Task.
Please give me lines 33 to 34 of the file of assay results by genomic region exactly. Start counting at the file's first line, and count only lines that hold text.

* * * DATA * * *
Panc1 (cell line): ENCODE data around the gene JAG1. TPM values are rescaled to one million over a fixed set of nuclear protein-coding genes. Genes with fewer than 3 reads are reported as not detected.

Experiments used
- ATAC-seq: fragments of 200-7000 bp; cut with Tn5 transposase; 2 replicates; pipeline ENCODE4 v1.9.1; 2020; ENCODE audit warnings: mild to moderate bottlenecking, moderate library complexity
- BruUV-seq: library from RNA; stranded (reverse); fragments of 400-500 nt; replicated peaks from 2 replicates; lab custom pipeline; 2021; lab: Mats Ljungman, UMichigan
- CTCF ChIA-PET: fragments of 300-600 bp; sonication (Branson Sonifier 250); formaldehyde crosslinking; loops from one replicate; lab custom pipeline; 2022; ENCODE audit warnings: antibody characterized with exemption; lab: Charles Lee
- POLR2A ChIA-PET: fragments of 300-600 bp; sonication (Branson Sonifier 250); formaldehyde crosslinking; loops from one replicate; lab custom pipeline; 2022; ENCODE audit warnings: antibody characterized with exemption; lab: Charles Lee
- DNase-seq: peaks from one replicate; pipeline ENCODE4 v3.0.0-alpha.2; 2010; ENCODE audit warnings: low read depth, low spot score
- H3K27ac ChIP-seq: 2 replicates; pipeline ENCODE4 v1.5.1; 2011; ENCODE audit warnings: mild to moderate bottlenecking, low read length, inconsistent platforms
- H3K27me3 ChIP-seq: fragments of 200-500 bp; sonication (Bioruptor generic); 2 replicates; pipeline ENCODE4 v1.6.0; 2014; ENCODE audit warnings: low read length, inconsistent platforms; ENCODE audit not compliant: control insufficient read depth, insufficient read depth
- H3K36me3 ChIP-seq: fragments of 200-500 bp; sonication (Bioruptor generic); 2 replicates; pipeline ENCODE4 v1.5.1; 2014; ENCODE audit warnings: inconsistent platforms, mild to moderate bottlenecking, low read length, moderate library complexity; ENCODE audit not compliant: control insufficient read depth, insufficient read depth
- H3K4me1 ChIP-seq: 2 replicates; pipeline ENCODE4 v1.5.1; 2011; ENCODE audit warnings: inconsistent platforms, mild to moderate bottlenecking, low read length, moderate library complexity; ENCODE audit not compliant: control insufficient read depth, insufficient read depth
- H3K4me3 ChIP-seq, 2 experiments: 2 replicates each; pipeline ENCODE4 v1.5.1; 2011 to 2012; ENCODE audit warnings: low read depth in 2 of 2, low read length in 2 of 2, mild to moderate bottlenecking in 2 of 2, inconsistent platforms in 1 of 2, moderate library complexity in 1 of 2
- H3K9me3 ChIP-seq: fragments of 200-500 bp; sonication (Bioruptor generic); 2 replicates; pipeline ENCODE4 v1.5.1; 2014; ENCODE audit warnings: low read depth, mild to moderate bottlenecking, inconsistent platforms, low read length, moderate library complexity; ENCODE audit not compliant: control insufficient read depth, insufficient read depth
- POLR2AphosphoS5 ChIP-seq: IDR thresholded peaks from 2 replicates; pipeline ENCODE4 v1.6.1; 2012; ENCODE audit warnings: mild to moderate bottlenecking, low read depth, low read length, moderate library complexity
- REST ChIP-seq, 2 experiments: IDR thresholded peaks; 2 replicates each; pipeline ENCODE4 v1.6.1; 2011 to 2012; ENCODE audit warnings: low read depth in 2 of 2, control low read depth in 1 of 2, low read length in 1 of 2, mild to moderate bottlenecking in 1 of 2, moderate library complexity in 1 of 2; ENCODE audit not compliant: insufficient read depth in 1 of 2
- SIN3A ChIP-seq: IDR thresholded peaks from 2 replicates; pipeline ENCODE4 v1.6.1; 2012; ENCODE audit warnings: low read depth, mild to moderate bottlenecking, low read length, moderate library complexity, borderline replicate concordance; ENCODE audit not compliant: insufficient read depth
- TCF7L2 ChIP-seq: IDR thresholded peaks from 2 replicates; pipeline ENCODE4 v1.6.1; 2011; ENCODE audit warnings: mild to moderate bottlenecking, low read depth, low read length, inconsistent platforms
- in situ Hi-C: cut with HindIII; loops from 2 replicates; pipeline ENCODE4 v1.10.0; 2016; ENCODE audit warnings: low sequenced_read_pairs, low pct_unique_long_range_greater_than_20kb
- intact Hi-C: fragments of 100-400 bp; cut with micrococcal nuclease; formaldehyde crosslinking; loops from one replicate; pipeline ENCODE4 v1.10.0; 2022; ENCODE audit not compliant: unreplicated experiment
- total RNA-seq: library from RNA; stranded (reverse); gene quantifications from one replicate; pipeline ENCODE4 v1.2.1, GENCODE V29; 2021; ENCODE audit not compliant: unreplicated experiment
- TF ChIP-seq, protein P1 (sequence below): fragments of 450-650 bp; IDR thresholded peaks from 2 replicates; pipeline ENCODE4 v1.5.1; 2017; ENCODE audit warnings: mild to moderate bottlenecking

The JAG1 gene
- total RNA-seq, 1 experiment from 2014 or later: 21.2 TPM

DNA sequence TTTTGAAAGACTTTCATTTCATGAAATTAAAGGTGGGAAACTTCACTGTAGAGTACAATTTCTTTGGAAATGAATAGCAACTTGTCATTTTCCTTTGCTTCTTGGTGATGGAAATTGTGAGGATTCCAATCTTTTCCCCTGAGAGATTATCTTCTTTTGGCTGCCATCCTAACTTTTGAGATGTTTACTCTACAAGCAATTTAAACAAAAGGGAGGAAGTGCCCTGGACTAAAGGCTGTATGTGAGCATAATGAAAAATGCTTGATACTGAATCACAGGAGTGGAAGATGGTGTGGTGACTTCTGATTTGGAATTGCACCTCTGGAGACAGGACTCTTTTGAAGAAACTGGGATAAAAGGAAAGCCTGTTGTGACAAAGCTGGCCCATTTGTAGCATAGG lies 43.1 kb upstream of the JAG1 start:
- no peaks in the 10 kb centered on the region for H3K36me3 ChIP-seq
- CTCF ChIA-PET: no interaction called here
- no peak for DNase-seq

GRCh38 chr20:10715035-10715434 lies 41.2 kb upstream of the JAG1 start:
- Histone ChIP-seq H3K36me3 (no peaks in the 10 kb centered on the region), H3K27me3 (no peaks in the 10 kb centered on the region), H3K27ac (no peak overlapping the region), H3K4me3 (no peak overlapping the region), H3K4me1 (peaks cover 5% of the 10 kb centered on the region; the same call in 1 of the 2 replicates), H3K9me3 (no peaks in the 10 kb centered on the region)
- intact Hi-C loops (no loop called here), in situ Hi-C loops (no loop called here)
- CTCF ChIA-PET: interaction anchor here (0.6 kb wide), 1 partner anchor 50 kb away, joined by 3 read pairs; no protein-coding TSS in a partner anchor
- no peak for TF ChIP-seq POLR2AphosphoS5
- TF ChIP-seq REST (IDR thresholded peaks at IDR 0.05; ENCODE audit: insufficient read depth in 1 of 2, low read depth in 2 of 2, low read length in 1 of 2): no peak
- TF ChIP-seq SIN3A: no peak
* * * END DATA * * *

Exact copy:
- TF ChIP-seq REST (IDR thresholded peaks at IDR 0.05; ENCODE audit: insufficient read depth in 1 of 2, low read depth in 2 of 2, low read length in 1 of 2): no peak
- TF ChIP-seq SIN3A: no peak